Chicago Cubs: A legacy cemented in Cooperstown
Despite being an average-looking right-hander, Greg Maddux was the winningest pitcher of his generation and elevated “control” to a new definition throughout his career. His mastery of the strike zone truly seemed effortless.
He was one of the most consistent pitchers in the history of the game. Along with winning at least 15 games in 17 consecutive seasons and at least 13 in an astounding 20 consecutive seasons.
His superior pitching mechanics helped him avoid serious arm injuries throughout his career as he only landed on the disabled list once in 2002, for a total of 15 days. This reputation allowed him to pitch at least 200 innings (often upwards of nearly 270) in 18 seasons.
Maddux achieved this by frequently throwing complete games with low pitch counts. On July 22, 1997, Maddux needed just 78 pitches (63 pitches and 15 balls) to defeat the Chicago Cubs. Three weeks earlier, he needed just 84 in a shutout against the defending World Champion New York Yankees.
His ability to outthink and outwit opponents is legendary. He used every psychological edge he could. Once even intentionally allowing a home run to Houston’s Jeff Bagwell, in anticipation of facing him later in playoffs. As Bagwell would instinctively be looking for the same pitch again, Maddux would play mind games and catch him looking on another one.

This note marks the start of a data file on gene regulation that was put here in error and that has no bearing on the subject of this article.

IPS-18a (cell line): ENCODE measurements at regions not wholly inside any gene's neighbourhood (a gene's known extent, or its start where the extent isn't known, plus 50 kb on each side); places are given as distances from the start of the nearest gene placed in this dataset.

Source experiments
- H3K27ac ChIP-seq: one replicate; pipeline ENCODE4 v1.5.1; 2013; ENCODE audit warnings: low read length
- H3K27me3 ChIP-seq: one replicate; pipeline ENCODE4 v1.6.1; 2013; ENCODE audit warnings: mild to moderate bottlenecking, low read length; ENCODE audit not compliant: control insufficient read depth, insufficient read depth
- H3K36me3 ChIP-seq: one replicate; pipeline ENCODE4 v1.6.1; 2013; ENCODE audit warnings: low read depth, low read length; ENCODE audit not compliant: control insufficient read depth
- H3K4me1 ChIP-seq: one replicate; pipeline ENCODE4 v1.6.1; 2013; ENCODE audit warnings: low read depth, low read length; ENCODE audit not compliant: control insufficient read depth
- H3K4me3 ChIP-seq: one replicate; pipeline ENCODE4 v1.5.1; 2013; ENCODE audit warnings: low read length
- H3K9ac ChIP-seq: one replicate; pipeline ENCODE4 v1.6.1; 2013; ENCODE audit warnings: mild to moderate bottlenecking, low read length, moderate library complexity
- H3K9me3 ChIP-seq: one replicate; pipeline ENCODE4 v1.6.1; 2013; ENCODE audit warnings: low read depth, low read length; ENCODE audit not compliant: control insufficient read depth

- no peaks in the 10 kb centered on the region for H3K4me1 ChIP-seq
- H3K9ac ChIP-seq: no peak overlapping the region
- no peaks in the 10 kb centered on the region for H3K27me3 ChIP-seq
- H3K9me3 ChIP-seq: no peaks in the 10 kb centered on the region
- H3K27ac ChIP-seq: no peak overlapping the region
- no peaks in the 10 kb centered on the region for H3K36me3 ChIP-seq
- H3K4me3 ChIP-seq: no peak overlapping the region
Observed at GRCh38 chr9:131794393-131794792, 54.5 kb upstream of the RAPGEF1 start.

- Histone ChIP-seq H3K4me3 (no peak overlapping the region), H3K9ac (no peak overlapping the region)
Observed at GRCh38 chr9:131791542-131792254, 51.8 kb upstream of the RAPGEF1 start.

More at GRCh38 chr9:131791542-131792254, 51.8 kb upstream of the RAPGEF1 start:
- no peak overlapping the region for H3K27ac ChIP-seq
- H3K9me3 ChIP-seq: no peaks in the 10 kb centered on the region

He is one of only four pitchers (Ferguson Jenkins, Curt Schilling and Pedro Martinez) to finish his career with at least 3,000 strikeouts while allowing fewer than 1,000 walks (he had 999). At one point in 2001, he pitched 72 1/3 consecutive innings without giving up a walk. This streak only ended after an intentional walk to Arizona’s Steve Finley. He frequently hit long streaks of 40 innings pitched without issuing a free pass during his career.
Maddux ended his career with 355 wins and only 227 losses, a .610 winning percentage. His win total ranks eighth-best all-time and his inning total (5,008 1/3) ranks 13th. His 18 career Gold Gloves is an all-time record for any position.
On May 3, 2009, the Cubs held a ceremony to retire the No. 31 worn by both Maddux and Fergie Jenkins. The Braves promptly retired the number themselves, two months later. Five years on, in his first year of eligibility, Maddux was inducted into the Major League Baseball Hall of Fame. However, there was a surprise as he opted not to have a team logo on his official plaque.